Some help and tips on keeping Polish chickens from the Poultry Book 1867
Importance of Shelter for Keeping Polish Chickens
There is little doubt in my mind that this (illness) is greatly induced by the large quantity of moisture the top-knots will retain during drizzling hazy weather.
The feathers of the crests are placed in a position rather to hold than repel damp; and from retaining it for some hours, the cold and moisture combined of course superinduce disease—more particularly as regards colds in the eyes, and in the head generally.
For this reason, Polish of all kinds require shelter that is always’ available in cases of sudden rains, even more particularly than other breeds of poultry.
Keeping Polish Chickens as Laying Hens
If, however, well provided with this accommodation, and likewise enjoying a dry warm walk, there is not any variety that I think more remunerative, so far as the production of a large number of eggs is considered; it is worthy of especial note, also, that the eggs produced are of a superior quality for the table.
A Warning When Keeping Polish Chickens
As it may possibly prevent the like misfortune to some others) who are now commencing their poultry career as amateurs, I will briefly mention a circumstance that cost me some loss at the onset of my fancy for Polish.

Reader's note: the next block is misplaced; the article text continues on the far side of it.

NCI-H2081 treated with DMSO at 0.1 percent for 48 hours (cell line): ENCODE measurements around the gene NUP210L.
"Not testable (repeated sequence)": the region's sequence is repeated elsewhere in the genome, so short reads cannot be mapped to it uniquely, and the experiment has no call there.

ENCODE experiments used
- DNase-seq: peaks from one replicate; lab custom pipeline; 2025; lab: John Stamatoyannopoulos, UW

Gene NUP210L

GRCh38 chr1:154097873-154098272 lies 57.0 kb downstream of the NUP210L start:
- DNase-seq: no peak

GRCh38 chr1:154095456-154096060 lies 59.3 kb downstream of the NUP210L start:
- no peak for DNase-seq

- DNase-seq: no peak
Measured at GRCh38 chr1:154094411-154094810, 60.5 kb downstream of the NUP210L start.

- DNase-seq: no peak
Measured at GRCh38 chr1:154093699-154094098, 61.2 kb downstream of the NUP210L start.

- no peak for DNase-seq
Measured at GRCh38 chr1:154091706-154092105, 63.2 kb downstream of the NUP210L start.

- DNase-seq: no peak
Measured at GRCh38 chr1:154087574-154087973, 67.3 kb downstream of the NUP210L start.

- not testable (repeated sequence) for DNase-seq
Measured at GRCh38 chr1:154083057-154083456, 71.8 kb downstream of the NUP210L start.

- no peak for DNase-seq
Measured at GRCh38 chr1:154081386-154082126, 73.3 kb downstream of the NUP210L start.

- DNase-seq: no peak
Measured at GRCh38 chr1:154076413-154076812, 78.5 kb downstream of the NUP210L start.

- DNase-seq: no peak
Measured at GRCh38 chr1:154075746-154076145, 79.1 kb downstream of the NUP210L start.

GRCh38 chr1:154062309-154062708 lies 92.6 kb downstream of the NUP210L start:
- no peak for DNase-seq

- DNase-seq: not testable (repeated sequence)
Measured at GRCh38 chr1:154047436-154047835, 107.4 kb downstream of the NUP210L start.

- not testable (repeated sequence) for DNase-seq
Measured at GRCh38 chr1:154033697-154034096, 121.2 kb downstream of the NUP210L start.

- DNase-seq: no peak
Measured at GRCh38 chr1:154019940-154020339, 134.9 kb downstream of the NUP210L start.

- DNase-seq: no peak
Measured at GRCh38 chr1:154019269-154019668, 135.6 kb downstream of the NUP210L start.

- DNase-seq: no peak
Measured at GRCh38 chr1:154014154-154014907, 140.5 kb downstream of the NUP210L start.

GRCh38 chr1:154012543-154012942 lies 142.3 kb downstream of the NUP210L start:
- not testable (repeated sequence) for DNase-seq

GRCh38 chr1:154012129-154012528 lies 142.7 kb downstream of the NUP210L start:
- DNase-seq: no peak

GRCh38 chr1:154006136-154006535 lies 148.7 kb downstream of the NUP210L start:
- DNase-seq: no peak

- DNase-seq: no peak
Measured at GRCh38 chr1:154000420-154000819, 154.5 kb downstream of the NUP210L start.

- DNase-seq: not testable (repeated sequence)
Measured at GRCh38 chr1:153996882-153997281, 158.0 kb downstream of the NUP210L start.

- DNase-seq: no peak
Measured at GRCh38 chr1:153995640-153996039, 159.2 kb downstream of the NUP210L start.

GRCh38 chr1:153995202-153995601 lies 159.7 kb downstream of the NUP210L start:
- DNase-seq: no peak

In those cases where the crests are fully developed, it is perfectly impossible for the birds to see any approach from behind, and, consequently, Polish are naturally very timid of coming danger, probably from feeling their inability to avoid it: it was, doubtless, from these causes that in some instances, when I suddenly caught or rather quickly picked up the birds, they have instantaneously died in my hands from apoplexy, without any real injury from external pressure.
A slight shudder and indistinct gurgling noise were the only accompaniment of their sudden decease. This disaster seemed to be particularly common among those chickens that, hitherto enjoying an unlimited wild run, had, for increased safety from thieves, been removed to close quarters.
After its unpleasant repetition (and that generally in the cases of my very best birds) I never took them into hand without first speaking to them ; and from that hour I never lost another specimen by the cause complained of.